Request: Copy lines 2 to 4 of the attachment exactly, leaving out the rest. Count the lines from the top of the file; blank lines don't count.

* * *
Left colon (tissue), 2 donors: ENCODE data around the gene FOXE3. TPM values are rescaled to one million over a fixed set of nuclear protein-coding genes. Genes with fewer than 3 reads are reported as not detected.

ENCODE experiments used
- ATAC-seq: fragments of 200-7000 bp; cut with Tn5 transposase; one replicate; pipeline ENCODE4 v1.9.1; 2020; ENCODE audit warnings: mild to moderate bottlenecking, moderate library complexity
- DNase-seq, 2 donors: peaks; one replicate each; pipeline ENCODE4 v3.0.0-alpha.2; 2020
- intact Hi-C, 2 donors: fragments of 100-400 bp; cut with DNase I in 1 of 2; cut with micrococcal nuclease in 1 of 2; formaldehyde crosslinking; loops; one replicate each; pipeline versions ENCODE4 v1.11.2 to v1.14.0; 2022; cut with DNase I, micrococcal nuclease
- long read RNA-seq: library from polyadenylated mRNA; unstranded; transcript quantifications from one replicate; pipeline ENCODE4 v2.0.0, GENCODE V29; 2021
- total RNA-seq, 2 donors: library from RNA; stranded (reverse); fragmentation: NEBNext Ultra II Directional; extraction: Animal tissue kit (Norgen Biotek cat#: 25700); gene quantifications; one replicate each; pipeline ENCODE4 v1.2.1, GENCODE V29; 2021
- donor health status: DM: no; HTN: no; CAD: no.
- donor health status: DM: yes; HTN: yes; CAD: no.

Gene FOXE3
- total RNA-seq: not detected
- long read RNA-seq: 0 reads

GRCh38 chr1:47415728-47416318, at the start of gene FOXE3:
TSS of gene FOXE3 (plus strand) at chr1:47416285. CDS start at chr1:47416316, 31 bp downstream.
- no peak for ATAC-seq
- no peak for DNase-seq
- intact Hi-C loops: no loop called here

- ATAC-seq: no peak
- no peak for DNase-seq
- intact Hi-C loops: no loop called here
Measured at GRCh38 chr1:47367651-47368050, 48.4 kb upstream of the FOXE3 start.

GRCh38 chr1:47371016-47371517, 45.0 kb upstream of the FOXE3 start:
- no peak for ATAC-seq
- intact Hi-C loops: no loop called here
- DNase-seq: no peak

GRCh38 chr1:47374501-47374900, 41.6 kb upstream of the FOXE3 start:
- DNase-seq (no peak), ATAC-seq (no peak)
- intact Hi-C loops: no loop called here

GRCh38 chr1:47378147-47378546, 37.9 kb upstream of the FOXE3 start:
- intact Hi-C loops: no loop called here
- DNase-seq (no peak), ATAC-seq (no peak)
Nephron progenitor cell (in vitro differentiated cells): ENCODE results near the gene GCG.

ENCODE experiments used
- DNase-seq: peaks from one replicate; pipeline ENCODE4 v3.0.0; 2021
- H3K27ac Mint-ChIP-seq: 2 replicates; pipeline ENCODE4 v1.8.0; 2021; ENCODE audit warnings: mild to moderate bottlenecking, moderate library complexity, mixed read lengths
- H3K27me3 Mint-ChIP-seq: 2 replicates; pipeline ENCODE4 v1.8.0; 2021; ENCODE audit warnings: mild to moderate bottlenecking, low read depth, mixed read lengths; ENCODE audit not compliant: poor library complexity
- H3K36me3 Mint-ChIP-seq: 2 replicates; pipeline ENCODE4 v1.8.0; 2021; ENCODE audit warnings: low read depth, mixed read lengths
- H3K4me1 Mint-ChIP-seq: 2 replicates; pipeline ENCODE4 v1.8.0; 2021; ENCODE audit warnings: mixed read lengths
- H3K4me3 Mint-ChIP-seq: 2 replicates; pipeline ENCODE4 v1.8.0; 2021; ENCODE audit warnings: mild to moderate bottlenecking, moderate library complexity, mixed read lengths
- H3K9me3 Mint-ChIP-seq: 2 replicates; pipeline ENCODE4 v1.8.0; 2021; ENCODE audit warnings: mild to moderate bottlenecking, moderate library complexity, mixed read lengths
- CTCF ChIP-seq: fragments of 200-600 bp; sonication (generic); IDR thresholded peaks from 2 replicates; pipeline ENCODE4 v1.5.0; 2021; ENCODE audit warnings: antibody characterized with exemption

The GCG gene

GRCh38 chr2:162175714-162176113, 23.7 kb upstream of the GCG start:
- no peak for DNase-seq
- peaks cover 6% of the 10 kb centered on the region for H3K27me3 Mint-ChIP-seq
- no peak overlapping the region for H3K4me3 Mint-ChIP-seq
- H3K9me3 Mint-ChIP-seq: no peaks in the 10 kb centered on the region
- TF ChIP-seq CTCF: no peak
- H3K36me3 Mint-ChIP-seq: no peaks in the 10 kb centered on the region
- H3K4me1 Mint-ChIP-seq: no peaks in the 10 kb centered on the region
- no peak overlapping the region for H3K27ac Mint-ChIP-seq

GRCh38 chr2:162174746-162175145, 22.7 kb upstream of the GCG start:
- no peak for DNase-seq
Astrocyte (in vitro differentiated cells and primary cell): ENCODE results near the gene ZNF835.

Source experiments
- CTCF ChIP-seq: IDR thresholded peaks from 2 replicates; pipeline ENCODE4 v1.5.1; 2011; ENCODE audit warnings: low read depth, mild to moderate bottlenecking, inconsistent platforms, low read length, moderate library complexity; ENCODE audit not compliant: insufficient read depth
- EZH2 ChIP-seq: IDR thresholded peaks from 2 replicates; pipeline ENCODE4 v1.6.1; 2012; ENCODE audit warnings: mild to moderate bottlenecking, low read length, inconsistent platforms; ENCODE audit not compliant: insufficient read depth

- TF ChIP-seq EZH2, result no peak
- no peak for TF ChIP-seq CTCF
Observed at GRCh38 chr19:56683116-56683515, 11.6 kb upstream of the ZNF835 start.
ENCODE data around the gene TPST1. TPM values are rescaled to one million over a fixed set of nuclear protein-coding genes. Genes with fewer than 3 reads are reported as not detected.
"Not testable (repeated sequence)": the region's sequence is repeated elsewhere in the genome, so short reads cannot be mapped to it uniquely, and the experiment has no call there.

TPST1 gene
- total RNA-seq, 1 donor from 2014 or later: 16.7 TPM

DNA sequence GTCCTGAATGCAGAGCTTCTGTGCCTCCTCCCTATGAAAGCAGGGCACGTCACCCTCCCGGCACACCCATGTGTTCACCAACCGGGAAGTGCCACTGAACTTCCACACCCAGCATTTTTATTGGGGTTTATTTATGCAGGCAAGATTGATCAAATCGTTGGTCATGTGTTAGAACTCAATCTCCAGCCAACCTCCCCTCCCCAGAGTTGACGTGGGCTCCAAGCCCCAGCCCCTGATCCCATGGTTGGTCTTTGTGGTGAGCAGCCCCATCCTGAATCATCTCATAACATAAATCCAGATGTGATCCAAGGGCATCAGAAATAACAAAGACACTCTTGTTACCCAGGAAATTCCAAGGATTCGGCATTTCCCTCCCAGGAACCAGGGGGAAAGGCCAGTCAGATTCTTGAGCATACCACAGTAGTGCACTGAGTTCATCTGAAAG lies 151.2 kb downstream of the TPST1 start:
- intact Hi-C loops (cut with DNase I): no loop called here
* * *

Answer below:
ENCODE experiments used
- ATAC-seq: fragments of 200-7000 bp; cut with Tn5 transposase; one replicate; pipeline ENCODE4 v1.9.1; 2020; ENCODE audit warnings: mild to moderate bottlenecking, moderate library complexity
- DNase-seq, 2 donors: peaks; one replicate each; pipeline ENCODE4 v3.0.0-alpha.2; 2020